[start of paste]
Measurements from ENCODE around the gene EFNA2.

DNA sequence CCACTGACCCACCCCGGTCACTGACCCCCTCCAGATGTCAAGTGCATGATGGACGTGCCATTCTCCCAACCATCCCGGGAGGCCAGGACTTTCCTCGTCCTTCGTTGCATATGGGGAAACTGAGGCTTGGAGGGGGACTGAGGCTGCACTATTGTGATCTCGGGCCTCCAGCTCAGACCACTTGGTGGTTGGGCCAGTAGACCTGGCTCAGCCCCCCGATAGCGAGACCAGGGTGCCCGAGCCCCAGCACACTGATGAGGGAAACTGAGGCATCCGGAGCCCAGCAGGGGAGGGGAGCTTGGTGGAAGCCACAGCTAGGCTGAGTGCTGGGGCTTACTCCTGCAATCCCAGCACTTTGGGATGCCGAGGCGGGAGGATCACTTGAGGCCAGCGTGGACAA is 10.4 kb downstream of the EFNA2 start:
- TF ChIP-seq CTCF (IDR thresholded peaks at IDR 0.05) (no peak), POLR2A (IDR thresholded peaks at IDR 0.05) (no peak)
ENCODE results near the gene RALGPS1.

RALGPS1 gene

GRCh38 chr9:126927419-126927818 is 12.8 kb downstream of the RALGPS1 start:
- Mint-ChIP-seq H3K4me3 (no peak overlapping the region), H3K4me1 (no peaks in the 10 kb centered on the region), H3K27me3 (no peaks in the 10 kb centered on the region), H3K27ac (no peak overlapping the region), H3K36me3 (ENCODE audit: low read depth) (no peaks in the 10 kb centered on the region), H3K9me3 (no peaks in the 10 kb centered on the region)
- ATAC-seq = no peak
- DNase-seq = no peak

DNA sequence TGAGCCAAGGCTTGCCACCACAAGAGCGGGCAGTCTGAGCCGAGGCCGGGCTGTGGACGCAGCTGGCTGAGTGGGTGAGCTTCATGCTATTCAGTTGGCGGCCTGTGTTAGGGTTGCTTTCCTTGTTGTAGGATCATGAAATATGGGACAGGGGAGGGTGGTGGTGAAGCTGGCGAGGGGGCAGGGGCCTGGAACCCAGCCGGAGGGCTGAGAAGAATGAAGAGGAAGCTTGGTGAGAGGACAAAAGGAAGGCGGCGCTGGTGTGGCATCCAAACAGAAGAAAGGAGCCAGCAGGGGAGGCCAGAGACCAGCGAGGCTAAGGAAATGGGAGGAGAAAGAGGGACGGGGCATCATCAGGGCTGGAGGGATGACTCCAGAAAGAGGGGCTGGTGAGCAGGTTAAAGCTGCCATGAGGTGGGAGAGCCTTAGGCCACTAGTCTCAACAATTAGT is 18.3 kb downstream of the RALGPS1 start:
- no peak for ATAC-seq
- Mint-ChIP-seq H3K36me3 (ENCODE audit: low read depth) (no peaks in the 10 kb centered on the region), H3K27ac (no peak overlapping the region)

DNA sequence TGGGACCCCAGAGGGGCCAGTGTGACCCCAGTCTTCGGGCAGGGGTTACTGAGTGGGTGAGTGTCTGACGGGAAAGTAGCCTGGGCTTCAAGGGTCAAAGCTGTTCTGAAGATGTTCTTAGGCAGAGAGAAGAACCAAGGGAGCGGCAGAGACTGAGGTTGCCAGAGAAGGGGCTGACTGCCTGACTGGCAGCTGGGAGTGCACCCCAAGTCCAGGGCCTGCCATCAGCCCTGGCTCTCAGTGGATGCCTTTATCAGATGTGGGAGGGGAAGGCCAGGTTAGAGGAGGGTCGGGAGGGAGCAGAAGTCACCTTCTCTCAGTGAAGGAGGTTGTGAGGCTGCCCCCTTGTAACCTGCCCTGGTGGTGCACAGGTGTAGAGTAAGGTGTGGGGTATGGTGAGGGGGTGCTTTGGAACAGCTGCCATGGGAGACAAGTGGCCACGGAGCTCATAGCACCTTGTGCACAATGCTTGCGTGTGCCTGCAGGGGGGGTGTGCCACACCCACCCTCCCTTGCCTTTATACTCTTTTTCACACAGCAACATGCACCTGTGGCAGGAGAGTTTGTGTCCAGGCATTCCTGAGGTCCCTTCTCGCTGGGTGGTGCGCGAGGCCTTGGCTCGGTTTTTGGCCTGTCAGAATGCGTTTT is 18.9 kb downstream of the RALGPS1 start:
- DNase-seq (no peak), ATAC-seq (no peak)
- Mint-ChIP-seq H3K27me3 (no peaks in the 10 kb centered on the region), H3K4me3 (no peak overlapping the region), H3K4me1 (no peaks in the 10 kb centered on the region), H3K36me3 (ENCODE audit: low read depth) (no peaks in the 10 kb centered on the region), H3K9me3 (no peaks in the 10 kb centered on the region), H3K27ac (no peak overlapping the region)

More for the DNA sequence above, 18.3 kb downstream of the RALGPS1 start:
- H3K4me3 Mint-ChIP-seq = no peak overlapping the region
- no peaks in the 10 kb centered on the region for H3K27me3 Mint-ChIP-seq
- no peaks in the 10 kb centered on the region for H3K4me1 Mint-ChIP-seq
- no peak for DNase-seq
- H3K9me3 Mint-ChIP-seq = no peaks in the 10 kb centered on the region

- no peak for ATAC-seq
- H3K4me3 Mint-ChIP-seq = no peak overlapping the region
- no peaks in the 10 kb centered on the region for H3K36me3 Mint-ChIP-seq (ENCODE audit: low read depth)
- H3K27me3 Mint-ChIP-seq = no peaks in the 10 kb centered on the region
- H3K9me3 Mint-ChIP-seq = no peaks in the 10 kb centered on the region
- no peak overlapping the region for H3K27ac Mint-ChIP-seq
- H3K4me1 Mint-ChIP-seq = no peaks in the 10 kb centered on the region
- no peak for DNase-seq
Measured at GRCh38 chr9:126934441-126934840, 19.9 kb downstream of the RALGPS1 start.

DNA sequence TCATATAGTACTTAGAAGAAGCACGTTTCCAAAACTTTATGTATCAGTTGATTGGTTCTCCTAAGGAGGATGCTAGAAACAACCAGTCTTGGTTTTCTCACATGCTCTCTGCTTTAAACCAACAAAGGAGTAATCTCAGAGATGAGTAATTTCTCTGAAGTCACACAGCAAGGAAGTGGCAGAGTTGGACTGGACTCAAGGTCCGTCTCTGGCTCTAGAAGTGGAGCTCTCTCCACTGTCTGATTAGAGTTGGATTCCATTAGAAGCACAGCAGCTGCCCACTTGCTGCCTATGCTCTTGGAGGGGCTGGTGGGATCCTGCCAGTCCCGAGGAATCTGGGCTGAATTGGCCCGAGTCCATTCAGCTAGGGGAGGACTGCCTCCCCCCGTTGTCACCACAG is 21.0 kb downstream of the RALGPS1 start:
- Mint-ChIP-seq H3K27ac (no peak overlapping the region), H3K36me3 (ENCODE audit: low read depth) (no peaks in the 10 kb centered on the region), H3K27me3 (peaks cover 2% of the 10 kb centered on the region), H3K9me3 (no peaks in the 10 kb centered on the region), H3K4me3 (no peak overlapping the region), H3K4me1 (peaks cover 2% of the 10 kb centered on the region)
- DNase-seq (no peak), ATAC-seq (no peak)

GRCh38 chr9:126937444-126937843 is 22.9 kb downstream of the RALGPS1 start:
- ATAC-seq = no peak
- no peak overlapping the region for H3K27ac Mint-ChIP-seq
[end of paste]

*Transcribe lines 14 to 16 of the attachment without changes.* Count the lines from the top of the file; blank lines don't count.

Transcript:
- DNase-seq (no peak), ATAC-seq (no peak)
- Mint-ChIP-seq H3K27me3 (no peaks in the 10 kb centered on the region), H3K4me3 (no peak overlapping the region), H3K4me1 (no peaks in the 10 kb centered on the region), H3K36me3 (ENCODE audit: low read depth) (no peaks in the 10 kb centered on the region), H3K9me3 (no peaks in the 10 kb centered on the region), H3K27ac (no peak overlapping the region)

More for the DNA sequence above, 18.3 kb downstream of the RALGPS1 start: